Andreas Weber writes that 1) to love, we must understand life; 2) to be able to love, we must be able to be alive; and 3) to allow oneself to be fully alive is to love oneself and the world, which is alive. We are currently neglecting this because our efforts to understand the world are directed away from the experience of being alive, from aliveness.

Life is the creative transition from controlled situations to openings that cannot be controlled. Being in tune with life lies between following principles and improvising. Every life-form is an unbroken chain of self-organization. The world is a symphony of relationships between participants that are changed by the interaction.

After two hundred years of trying to bring about Enlightenment, we have put the Earth in a position more precarious than it has been in for the past two hundred million years. It could be that the planet is not suffering from an environmental crisis, but from a shortage of our love. Love is the inside of aliveness.

Biology of Wonder

Andreas Weber, Biology of Wonder.

Andreas Weber writes in Biology of Wonder that the more technology allows us to study life, the stronger the evidence of life’s complexity and intelligence becomes. For two hundred years, biology made no major efforts to answer what life really is. Most biologists assumed organisms to be tiny machines. Today, this belief is shaken.

Organisms are not machines assembled from discrete pieces, but unities held together by feeling what is good or bad for them. 1) All living bodies are bodies of feeling. 2) The wish to live is visible in the living body of each being. 3) Only in the mirror of other life, in the eyes of the other, can we unlock the depths in ourselves.

Feeling and experience guide ecological functioning. Organisms are feeling, sentient systems that interpret their environments. Biology is discovering that even the simplest organisms act according to values. Every living being is connected to reality through the experience of being alive. It is what defines an organism.

The new biology currently finds itself in a situation comparable to that of physics hundred years ago. It views feeling as the primary explanation of all life processes. Feeling is the inner experience of meaning. The subjectivity of a living organism is an objective reality in its own right. Value and feeling are at the center of a scientific description of living organisms. This is radical and not, yet, readily understood.

We experience the world primarily with our senses and bodies. Our need to be connected, to be seen, to be loved, spring forth from our bodily existence We are part of a web of meaningful inter-penetrations of being. Without experiencing natural beauty and real connectedness to a living world, we end up lifeless and deformed.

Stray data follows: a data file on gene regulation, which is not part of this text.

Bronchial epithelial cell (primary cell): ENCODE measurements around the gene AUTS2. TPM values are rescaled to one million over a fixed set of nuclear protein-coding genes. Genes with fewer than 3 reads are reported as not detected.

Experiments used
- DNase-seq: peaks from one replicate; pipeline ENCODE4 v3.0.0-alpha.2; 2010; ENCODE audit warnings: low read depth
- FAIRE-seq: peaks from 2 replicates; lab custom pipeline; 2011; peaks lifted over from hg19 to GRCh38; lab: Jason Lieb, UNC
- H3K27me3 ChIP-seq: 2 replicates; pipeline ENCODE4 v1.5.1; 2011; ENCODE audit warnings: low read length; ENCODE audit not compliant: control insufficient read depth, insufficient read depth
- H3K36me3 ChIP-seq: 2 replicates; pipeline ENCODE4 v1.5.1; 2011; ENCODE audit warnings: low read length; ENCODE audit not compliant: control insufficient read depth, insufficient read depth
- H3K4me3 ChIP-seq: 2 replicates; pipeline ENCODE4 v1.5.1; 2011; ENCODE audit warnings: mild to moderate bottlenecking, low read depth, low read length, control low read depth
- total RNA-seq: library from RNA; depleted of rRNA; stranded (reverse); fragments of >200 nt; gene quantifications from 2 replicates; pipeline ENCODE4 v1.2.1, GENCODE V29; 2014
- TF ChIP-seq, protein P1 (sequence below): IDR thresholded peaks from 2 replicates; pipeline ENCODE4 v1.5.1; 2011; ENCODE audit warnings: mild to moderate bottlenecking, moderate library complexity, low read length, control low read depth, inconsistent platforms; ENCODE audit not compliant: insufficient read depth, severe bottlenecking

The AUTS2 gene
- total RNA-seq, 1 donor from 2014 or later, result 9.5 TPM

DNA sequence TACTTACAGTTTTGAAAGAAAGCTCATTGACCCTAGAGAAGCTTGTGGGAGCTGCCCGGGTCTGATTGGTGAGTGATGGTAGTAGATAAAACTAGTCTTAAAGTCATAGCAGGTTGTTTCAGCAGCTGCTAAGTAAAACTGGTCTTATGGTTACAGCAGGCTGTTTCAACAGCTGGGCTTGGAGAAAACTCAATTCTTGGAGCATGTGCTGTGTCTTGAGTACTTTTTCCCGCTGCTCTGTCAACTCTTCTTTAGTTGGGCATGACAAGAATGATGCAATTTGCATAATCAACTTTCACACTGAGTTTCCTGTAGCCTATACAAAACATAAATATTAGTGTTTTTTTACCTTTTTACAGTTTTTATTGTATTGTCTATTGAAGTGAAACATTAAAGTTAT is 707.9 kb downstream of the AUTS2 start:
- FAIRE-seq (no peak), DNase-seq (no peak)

Andreas Weber writes that the conceptual framework we have invented to understand organisms is the deeper reason for our environmental catastrophe. We are extinguishing life because we have blinded ourselves to it. We treat it cruelly because we believe it to be machinery. Centuries of humanitarian and ecological disasters lie behind us, and bigger ones lie ahead. How we understand life itself will decide our future.

Andreas Weber argues that we share a rich common ground with all other living beings. He writes about nature, not as an object, but as a subject of living experience. Feeling and value are crucial in the phenomenon of life. Weber has spent his life searching for life’s nameless “something”. Life literally creates itself. Organisms do anything to ensure their continued existence. The desire to live is primary. Everything that lives wants more life. The wish to live is visible. We are entangled with others.

Andreas Weber proposes that the that world is governed by poetic ecology. Matter forms mutually transformative bonds and relationships. It is creative without centralized control. Objects assemble themselves into more complex forms of their own volition. Poetic ecology restores humanness, without sacrificing the otherness of other beings. It connects deep human experiences with a scientific understanding of life. The world is vibrant with feeling.

Living beings are autonomous to a certain degree. They act as a whole and not as parts obeying external laws. There are no governing orders, only signs of meaning. All levels of biological existence have the ability to arrange matter into desired configurations. The body knows through acting on what is good. What matters most for all organisms is to act in a way that makes sense. Organisms continuously maintain themselves as a whole. They strive to regenerate, grow and maintain their boundaries against internal fluctuations and external disturbances.